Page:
Here are some of the paired rows sewn together in long strings, like those Mexican flags. You can open the pairs up and press them with an iron before continuing.
 Next I sewed the pairs together in long columns. There was one column of three at the end because I used an uneven number of rows. Try to iron in between each step, it makes the seams come out more evenly.
 After I sewed the tall rows together, I needed a few more inches to make it Barbie bed sized. Since this was my first doll quilt, I really didn't know how big to make it. You could add a few more rows of squares, or several borders, depending on your taste. I had some long skinny strips left over that fit perfectly.
 I used the finished, ironed top to measure out a backing piece. I also had leftover material from putting the backs on the bigger quilts.
I sewed the top and back together with right sides facing, leaving a hole about 3-4 inches long in one side to flip the whole thing right-side out later. In a similar manner, I used the measurement just inside the outer seam to cut a piece of extra batting. This could be made of felt, or skipped altogether for something as small as a doll blanket.
 Now it was time to flip! My mom always told me to roll the edges inward and that helps keep the batting in place while you push it through the hole.
 To flip everything right-side out, stuff it all through the hole you left and carefully spread it out, pushing the corners out and straightening any clumped batting inside. Hand-stitch or machine sew the hole closed on the edge.
 Here's the finished quilt! Some people use embroidery floss to make little ties at the corners and keep the batting in place, or "quilt" the top using "stitching in the ditch" in certain areas, and the more skilled quilters do elaborate swirls and such. I doubt the batting on a doll quilt is going to move much, but I stitched a few lines around the middle square and outside of the pattern to keep it all in place.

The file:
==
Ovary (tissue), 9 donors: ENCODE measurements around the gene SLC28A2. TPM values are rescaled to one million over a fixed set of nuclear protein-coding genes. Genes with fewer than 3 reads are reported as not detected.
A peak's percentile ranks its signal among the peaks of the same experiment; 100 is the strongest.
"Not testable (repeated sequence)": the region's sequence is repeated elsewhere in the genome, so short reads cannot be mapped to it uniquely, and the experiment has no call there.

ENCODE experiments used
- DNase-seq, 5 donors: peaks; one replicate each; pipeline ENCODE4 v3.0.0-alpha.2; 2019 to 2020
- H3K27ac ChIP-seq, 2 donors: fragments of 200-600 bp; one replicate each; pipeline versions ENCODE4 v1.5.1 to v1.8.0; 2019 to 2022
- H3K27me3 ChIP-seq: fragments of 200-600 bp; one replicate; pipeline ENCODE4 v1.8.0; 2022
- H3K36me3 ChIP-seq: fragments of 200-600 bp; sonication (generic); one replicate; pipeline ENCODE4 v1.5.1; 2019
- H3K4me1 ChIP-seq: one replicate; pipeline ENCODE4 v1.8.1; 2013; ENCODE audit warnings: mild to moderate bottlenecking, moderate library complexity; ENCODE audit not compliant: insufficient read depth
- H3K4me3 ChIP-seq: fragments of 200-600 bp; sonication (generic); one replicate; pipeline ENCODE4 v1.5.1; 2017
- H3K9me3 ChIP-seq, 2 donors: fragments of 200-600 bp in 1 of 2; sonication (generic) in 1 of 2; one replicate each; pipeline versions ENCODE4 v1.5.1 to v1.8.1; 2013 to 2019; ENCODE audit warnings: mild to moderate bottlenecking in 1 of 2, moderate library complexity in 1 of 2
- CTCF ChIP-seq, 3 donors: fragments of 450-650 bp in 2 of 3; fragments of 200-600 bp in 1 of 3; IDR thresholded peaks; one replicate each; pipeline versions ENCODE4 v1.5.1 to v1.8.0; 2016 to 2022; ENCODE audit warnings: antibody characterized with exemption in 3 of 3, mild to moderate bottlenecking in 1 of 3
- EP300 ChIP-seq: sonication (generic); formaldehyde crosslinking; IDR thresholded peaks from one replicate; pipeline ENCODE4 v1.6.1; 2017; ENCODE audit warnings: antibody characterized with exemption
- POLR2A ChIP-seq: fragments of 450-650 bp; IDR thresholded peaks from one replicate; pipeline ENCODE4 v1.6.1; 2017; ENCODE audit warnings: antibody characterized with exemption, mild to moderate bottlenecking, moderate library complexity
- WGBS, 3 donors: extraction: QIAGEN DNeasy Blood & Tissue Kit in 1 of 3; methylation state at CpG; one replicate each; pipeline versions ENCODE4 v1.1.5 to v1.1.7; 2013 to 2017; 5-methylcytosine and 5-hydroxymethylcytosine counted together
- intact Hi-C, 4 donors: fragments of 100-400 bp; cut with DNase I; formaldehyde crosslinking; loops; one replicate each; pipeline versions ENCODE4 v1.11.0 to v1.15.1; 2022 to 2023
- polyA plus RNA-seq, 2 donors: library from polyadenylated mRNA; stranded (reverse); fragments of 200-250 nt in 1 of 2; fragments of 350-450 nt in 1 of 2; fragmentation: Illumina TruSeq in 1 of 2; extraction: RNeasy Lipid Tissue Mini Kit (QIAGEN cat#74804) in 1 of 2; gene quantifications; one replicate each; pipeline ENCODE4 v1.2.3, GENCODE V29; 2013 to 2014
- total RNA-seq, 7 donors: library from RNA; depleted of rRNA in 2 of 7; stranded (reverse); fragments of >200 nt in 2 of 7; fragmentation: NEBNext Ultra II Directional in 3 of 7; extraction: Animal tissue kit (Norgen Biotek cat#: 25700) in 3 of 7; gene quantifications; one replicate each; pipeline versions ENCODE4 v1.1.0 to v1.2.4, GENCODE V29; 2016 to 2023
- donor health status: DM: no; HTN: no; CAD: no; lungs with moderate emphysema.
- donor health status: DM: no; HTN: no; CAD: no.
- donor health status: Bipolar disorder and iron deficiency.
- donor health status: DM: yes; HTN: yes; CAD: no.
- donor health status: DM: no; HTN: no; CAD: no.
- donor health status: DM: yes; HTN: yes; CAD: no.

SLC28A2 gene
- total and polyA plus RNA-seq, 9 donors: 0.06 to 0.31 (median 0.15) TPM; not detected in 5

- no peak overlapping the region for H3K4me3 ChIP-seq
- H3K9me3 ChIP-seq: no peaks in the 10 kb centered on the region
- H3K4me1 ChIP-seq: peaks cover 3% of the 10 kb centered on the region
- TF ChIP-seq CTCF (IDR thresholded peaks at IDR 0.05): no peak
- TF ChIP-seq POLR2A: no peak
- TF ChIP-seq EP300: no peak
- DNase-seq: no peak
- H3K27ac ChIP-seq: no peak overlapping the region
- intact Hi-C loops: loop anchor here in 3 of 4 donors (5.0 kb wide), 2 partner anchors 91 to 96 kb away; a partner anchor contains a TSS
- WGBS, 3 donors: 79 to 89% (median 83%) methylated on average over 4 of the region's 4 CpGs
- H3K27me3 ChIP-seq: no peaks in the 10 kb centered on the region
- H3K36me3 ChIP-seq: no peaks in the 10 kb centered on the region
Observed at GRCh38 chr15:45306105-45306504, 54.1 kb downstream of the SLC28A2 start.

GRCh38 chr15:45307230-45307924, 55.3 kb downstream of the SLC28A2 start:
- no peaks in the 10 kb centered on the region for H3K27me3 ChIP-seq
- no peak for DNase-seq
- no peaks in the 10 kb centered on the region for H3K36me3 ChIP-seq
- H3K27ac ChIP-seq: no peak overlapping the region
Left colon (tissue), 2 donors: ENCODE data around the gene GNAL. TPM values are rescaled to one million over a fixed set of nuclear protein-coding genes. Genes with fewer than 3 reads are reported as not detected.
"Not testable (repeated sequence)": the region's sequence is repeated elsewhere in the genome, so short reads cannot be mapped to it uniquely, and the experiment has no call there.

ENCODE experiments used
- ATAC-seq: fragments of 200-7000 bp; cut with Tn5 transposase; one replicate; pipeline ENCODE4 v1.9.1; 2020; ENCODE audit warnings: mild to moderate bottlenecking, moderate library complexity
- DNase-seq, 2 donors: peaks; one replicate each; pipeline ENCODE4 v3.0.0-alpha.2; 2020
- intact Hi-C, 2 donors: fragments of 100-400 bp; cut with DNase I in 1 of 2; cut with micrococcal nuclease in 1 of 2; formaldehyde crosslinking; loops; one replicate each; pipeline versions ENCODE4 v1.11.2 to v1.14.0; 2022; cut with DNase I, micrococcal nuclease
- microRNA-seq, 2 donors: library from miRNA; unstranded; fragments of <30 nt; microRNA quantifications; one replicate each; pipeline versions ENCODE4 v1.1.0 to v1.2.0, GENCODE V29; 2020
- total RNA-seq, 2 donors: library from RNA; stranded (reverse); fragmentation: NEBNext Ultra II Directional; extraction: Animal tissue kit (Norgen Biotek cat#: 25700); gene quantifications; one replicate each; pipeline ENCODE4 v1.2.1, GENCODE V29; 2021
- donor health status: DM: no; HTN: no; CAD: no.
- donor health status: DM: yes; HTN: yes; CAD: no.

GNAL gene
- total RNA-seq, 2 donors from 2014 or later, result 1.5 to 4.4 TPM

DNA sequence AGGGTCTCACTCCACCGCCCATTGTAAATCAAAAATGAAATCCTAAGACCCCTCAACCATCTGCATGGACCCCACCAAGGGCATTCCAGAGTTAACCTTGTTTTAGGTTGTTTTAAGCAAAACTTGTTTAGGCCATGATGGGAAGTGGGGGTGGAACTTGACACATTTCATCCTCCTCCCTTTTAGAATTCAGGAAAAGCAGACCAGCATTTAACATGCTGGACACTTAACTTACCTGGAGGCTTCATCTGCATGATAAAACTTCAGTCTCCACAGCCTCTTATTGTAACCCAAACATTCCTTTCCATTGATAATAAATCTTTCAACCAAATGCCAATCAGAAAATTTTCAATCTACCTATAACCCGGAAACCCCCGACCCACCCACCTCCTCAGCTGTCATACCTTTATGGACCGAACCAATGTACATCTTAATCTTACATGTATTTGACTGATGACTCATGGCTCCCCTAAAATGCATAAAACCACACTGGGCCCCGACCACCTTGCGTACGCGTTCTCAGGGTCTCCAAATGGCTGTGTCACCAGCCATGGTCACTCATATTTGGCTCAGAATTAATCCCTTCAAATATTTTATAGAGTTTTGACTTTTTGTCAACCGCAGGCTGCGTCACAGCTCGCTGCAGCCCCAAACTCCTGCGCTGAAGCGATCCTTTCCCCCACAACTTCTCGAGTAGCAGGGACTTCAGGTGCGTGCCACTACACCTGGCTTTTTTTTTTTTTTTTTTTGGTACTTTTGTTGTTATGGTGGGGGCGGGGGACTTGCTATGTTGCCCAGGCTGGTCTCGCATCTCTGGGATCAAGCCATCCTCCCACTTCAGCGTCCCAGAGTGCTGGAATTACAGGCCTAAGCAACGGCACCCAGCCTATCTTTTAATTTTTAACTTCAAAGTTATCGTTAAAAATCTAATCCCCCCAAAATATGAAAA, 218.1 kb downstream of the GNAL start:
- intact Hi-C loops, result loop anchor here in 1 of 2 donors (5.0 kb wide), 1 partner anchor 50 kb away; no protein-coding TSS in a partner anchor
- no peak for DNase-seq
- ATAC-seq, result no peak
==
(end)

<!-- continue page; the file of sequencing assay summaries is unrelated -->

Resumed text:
I think the two doll quilts turned out super cute! The doll bedding will match her toddler bed and lap blanket perfectly. She seemed very happy when I handed them to her, and that's all I care about. What a great use for those tiny scraps... I'm sure I will be making more in the future!

Thanks for reading! Quilts and other fun costumes & accessories can be found at my ETSY shop, Isles of Day. Join me at Isles of Day on Facebook & Pinterest, and keep up with my blog at Deep Forest Groove! Blessings to you.

Sunday, December 7, 2014

Color Boxes for Montessori Toddler Sorting & Sensory Activities

Last year I was browsing through an educational toy catalogue when I discovered the color boxes. There was a set of 4 primary colors, created out of sewn fabric boxes, and filled with objects representing the colors (In the yellow box, a stuffed banana, sun, lemon, etc.).
Of course, I had to go really wild with the idea. I found small cardboard boxes at the craft store and painted them 8 shades of the pastel rainbow using acrylic paints, with 8 shades of the jewel toned rainbow represented on the insides. I lined the inside of each lid with coordinating colored felt so the lids wouldn't stick when closed.

Red, Orange, Yellow, Green, Blue, Purple, Pink, Silver/Grey

 
I placed them all in a larger white cardboard box, also found at the craft store for about $5.


 I sealed them with a coat of non-toxic clear acrylic. These should not be used with toddlers that like to chew on things... my two year old no longer does.

 Inside, I glued the felt circles of coordinating colors so they wouldn't stick when closed.

A beautiful display! We love finding treasures of all colors to place inside the boxes. Additionally there could be a brown and a black box added to the collection.

Hope you enjoyed this idea, please continue to follow us on Deep Forest Groove, or visit our Facebook at Isles of Day! Blessings to you!

Wednesday, October 29, 2014

Make a Barbie Bed for Under $10